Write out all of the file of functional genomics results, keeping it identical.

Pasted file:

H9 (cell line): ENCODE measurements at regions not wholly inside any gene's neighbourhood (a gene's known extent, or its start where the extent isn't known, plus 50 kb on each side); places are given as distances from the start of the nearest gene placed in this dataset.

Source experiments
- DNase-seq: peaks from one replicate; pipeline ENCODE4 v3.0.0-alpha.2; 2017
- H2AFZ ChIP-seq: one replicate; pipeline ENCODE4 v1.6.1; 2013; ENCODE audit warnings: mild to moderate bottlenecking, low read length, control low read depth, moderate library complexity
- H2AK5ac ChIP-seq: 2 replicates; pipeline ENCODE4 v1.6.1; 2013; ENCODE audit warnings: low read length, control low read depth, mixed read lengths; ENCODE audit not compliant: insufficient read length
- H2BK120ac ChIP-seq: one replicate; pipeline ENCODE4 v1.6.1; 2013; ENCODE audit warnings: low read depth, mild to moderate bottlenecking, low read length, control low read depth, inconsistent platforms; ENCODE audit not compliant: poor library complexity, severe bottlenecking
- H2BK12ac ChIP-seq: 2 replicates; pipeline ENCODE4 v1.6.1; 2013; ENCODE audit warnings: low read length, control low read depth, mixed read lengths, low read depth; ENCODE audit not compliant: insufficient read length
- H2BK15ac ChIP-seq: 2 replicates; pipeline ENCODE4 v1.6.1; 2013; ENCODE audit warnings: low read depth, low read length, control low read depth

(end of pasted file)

H9 (cell line): ENCODE measurements at regions not wholly inside any gene's neighbourhood (a gene's known extent, or its start where the extent isn't known, plus 50 kb on each side); places are given as distances from the start of the nearest gene placed in this dataset.

Source experiments
- DNase-seq: peaks from one replicate; pipeline ENCODE4 v3.0.0-alpha.2; 2017
- H2AFZ ChIP-seq: one replicate; pipeline ENCODE4 v1.6.1; 2013; ENCODE audit warnings: mild to moderate bottlenecking, low read length, control low read depth, moderate library complexity
- H2AK5ac ChIP-seq: 2 replicates; pipeline ENCODE4 v1.6.1; 2013; ENCODE audit warnings: low read length, control low read depth, mixed read lengths; ENCODE audit not compliant: insufficient read length
- H2BK120ac ChIP-seq: one replicate; pipeline ENCODE4 v1.6.1; 2013; ENCODE audit warnings: low read depth, mild to moderate bottlenecking, low read length, control low read depth, inconsistent platforms; ENCODE audit not compliant: poor library complexity, severe bottlenecking
- H2BK12ac ChIP-seq: 2 replicates; pipeline ENCODE4 v1.6.1; 2013; ENCODE audit warnings: low read length, control low read depth, mixed read lengths, low read depth; ENCODE audit not compliant: insufficient read length
- H2BK15ac ChIP-seq: 2 replicates; pipeline ENCODE4 v1.6.1; 2013; ENCODE audit warnings: low read depth, low read length, control low read depth